Texas lawmakers should tell more on financial disclosure forms

Posted Thursday, Jan. 24, 2013  comments  Print Reprints



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If you look at Gov. Rick Perry's state financial disclosure form, it says he's employed by the state of Texas. Same thing for Lt. Gov. David Dewhurst.

Well, la-di-da. Didn't we already know that?

But those disclosure forms don't require any income reporting, even though state salaries are a matter of public record.

It can't be emphasized enough that taxpayers learned they are footing Perry's double-dipping in collecting a monthly retirement annuity as well as his annual salary of almost $133,000 only because he had to report those sources of income, along with amounts, on federal documents when he ran for president in 2011.

The Texas Tribune has posted comparisons that illustrate clearly how deficient Texas' forms are at informing the public (bit.ly/XylrmG).

For instance, elected officials have to indicate how many shares they hold in companies but only within broad ranges, such as "5,000 to 9,999," with nothing about their value. Interest and dividend income is reported in similarly vague categories: A lawmaker who reports "more than $25,000" could be making millions, but who's to know?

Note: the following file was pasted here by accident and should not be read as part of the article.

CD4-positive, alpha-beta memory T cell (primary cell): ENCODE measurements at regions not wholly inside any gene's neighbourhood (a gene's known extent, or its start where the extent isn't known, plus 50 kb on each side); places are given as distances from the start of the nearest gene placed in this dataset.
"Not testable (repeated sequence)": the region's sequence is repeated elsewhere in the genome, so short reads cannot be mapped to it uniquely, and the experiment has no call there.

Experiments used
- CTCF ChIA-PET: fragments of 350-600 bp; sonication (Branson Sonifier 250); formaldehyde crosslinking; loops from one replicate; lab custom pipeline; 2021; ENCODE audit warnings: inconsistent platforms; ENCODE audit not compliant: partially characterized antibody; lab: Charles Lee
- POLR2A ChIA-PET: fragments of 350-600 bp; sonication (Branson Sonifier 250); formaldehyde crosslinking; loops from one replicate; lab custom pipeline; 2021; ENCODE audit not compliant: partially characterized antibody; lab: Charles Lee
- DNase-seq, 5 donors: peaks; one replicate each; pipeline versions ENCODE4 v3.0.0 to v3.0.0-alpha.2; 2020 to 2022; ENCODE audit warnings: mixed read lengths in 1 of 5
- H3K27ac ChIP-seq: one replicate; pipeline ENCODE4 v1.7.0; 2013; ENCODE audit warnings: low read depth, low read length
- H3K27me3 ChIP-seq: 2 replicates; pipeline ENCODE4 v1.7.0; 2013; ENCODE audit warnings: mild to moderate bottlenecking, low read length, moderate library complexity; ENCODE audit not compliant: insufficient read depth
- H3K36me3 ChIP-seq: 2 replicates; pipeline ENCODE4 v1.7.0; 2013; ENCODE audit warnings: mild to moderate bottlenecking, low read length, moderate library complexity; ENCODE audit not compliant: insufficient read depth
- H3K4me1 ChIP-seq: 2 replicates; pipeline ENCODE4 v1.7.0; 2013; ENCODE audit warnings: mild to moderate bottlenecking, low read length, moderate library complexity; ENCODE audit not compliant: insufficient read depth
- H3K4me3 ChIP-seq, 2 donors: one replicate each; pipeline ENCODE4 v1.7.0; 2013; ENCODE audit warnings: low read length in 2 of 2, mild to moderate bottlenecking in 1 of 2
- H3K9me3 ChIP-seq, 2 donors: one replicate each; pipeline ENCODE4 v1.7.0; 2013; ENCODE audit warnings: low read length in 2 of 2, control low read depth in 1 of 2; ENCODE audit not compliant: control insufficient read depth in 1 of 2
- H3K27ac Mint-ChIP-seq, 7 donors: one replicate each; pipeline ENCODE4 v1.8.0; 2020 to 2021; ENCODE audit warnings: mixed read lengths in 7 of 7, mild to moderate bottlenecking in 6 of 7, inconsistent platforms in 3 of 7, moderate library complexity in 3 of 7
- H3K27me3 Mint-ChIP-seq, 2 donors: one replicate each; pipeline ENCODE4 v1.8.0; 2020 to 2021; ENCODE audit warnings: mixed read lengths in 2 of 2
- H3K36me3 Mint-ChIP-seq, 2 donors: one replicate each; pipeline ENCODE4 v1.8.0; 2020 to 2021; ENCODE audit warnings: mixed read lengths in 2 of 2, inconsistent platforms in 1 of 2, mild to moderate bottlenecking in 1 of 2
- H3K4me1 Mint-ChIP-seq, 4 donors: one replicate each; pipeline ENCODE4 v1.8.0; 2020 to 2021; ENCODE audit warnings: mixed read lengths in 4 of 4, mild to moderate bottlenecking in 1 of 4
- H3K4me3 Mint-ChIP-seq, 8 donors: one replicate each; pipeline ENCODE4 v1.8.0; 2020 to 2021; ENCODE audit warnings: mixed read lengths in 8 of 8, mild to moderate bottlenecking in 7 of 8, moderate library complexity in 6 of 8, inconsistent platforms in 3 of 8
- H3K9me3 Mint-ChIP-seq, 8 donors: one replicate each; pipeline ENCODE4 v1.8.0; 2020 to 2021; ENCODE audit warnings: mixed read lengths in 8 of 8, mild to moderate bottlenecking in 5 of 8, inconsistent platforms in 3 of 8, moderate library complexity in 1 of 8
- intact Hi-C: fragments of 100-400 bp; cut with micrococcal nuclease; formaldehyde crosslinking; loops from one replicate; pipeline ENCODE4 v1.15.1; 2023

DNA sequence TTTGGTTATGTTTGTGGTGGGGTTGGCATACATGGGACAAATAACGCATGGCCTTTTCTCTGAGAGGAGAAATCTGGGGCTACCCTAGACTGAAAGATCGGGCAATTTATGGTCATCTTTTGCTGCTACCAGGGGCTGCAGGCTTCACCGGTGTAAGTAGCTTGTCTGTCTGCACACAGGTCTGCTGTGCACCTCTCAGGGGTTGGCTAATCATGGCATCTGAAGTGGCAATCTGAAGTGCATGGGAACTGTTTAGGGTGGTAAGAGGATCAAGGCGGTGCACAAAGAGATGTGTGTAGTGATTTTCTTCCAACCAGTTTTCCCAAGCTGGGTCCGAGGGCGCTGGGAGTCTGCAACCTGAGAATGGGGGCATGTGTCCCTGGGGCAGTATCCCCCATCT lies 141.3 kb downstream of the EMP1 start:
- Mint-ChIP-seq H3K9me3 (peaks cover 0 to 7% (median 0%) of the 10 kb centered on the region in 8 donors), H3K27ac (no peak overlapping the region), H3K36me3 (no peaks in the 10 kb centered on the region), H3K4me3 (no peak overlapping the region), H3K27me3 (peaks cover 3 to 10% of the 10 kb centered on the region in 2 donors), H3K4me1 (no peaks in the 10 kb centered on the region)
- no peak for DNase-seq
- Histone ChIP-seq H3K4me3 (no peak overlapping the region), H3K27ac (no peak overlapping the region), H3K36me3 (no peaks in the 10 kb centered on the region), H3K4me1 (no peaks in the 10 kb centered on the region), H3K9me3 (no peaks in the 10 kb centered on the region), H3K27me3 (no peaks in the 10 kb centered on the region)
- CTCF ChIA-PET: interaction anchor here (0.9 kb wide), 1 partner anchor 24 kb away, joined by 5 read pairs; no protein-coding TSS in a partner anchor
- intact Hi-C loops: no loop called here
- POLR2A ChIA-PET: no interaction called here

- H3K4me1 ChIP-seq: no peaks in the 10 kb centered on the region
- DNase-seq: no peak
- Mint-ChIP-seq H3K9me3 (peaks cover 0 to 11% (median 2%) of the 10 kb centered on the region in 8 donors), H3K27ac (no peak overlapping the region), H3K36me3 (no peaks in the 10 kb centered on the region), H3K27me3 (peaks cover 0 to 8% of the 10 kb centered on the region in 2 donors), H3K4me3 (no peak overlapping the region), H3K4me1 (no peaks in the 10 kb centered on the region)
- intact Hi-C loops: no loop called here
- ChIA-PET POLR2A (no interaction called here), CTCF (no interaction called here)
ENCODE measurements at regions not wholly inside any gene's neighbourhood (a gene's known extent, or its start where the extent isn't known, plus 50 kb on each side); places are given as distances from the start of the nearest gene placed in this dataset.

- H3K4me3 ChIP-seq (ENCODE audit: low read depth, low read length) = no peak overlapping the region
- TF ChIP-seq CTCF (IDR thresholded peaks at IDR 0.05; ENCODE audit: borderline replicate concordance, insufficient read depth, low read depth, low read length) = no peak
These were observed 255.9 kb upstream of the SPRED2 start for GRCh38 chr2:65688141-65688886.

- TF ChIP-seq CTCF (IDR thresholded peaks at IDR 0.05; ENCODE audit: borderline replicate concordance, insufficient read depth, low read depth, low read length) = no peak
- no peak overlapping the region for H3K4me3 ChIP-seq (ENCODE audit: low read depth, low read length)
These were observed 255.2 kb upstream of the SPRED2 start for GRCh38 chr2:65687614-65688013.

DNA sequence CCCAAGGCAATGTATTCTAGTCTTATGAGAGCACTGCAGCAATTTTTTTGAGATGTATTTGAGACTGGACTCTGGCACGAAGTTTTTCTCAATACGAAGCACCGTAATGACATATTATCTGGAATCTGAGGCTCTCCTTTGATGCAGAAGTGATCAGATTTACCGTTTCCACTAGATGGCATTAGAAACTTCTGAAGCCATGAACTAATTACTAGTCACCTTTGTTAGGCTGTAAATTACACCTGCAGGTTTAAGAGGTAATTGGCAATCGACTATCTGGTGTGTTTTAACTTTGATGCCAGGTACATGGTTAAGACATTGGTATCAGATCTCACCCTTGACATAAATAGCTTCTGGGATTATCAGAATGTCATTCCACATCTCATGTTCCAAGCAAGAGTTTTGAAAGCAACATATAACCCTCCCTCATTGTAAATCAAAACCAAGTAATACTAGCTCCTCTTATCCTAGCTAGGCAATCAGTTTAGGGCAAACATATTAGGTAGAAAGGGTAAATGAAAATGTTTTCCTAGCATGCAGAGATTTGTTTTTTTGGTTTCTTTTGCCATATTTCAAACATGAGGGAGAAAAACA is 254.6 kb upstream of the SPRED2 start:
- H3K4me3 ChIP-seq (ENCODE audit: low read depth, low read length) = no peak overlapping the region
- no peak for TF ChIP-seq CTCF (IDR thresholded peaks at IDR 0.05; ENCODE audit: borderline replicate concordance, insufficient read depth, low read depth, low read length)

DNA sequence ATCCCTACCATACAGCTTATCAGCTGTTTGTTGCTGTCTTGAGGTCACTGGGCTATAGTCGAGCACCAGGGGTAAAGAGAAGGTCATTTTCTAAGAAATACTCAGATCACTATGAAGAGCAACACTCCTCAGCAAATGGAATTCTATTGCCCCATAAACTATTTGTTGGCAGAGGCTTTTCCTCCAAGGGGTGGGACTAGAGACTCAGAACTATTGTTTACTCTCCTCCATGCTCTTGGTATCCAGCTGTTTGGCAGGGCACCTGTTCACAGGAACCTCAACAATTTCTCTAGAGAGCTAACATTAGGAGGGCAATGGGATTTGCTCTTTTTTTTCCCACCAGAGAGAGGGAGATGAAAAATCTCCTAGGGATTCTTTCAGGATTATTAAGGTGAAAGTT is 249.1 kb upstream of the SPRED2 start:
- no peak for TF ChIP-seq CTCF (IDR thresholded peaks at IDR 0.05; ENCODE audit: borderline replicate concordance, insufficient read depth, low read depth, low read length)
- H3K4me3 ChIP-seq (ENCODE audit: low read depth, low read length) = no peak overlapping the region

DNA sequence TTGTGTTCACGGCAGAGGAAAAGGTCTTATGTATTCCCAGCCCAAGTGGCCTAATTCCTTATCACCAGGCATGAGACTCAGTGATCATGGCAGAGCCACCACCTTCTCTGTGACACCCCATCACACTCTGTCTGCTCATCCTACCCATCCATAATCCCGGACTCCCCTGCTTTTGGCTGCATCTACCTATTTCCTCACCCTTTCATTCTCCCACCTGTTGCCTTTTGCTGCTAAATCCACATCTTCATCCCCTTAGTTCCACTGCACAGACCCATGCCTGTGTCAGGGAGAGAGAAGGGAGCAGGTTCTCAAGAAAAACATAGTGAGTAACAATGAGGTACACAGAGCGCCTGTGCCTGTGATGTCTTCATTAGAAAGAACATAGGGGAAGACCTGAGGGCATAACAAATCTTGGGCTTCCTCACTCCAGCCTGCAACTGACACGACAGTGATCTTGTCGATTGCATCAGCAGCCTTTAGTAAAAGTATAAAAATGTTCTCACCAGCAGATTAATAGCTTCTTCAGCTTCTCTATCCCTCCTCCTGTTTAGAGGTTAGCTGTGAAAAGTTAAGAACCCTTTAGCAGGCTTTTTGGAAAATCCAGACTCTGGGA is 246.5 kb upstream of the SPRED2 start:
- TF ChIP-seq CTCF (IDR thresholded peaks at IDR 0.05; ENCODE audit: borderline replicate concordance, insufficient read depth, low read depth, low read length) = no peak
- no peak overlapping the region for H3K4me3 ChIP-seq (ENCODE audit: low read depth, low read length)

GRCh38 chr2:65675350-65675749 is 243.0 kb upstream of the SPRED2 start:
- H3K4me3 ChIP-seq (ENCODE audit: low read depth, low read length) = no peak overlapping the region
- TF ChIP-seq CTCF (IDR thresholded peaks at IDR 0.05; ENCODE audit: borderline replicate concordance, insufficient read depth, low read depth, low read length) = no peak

It took Dewhurst's unsuccessful run for U.S. Senate -- and the required federal disclosures -- to reveal that his shares in Falcon Seaboard Diversified, a privately owned energy and investment company he founded, are worth more than $50 million, as is his blind trust.

The Tribune reported that state Rep. Donna Howard, D-Austin, is preparing a bill that would require more disclosure about pension incomes, nonoccupational revenue and finances of spouses and dependent children. She also wants to put forms online, something lawmakers have resisted.

Rep. Chris Turner, R-Grand Prairie, already has filed HB 413, which would bar elected officials from simultaneously collecting a state salary and a pension resulting from that service.

That would be preferable. But if the Legislature doesn't outlaw the practice, the public is at least entitled to know who's doing it, in case voters want to unelect any elected officials who are overindulging at the public trough.

SB 178 and HB 524, by Sen. Wendy Davis, D-Fort Worth, and Rep. Giovanni Capriglione, R-Southlake, call for transparency about legislators' contracts with government entities.

Lawmakers should remember that just because they (aside from the governor) are only required to show up in Austin every other year doesn't mean their financial ties aren't of public concern.

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